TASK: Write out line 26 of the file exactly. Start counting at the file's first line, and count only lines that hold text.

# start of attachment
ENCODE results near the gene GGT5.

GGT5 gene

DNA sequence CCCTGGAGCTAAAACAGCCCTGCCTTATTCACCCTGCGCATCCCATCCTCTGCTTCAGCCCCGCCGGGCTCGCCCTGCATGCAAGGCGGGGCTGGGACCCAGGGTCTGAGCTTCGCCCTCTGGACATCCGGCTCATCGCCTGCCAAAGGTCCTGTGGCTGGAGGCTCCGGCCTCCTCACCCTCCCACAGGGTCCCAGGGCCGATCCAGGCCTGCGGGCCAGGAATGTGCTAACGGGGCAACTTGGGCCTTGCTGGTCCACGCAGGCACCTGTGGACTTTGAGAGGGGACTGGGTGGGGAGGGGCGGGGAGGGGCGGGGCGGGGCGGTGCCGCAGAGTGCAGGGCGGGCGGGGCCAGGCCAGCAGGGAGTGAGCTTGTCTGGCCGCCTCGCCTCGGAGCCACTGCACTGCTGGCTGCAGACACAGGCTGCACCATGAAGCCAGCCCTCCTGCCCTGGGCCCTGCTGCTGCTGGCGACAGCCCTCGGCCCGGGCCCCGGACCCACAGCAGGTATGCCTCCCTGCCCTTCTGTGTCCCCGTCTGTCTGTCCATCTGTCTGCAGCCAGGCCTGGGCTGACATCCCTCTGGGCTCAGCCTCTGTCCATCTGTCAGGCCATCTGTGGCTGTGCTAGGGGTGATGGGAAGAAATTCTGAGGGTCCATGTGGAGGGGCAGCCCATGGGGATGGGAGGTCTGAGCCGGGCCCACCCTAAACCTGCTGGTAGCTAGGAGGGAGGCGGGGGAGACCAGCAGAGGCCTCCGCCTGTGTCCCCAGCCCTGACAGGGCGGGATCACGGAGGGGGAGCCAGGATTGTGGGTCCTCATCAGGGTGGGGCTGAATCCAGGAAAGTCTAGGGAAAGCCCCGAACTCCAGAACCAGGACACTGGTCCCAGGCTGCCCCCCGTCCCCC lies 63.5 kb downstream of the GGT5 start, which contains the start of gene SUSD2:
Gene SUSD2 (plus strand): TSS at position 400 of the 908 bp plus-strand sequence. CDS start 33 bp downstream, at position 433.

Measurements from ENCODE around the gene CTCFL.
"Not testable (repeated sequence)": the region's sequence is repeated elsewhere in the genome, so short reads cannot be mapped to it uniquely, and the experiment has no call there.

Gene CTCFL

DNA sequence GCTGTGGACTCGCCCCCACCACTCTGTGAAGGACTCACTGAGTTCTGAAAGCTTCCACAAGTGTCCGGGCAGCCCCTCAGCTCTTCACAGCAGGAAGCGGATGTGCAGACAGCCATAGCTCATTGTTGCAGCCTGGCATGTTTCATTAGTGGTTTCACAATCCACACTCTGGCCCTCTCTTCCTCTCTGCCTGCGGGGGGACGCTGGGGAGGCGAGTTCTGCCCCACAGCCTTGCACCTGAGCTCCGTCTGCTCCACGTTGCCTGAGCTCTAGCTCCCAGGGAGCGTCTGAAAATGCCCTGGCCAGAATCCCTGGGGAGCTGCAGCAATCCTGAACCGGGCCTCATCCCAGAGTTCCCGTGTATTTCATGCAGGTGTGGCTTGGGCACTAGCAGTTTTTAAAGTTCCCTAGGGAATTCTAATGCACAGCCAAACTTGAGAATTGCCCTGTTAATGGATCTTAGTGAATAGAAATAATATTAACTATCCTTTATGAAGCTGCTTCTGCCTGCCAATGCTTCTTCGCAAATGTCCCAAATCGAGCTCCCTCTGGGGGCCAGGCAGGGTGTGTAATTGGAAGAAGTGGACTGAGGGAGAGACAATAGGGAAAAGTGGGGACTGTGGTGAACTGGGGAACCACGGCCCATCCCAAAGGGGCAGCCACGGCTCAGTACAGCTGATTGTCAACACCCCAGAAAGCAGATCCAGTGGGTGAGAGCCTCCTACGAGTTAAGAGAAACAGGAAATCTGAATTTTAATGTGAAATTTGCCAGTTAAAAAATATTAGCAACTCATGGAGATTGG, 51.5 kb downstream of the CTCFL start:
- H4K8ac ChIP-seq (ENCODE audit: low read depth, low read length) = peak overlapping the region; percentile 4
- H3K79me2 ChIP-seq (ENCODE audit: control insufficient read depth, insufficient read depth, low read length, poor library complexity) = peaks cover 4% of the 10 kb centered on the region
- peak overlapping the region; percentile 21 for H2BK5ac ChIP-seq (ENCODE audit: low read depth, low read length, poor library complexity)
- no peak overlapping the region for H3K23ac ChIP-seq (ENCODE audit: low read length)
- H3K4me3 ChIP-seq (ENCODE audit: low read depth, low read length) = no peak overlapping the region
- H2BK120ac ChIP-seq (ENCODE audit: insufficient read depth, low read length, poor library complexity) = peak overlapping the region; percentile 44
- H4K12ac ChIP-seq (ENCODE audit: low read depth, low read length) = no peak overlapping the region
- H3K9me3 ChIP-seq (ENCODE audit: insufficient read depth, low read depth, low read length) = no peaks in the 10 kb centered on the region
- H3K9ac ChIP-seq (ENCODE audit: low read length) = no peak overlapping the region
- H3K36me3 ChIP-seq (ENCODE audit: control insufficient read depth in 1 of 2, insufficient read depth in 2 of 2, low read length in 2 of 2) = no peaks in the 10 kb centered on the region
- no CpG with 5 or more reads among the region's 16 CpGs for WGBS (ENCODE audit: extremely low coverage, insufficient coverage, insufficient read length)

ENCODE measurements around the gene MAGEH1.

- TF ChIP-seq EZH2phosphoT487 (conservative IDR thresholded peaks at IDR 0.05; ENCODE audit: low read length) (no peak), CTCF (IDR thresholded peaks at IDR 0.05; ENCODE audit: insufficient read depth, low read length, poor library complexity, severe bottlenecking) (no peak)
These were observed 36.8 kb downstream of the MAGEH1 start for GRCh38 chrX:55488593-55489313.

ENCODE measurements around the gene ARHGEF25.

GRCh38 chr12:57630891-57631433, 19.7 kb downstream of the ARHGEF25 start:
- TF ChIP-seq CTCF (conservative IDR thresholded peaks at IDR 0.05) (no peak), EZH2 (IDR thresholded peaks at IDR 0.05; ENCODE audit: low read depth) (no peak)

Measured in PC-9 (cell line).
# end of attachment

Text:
Measured in PC-9 (cell line).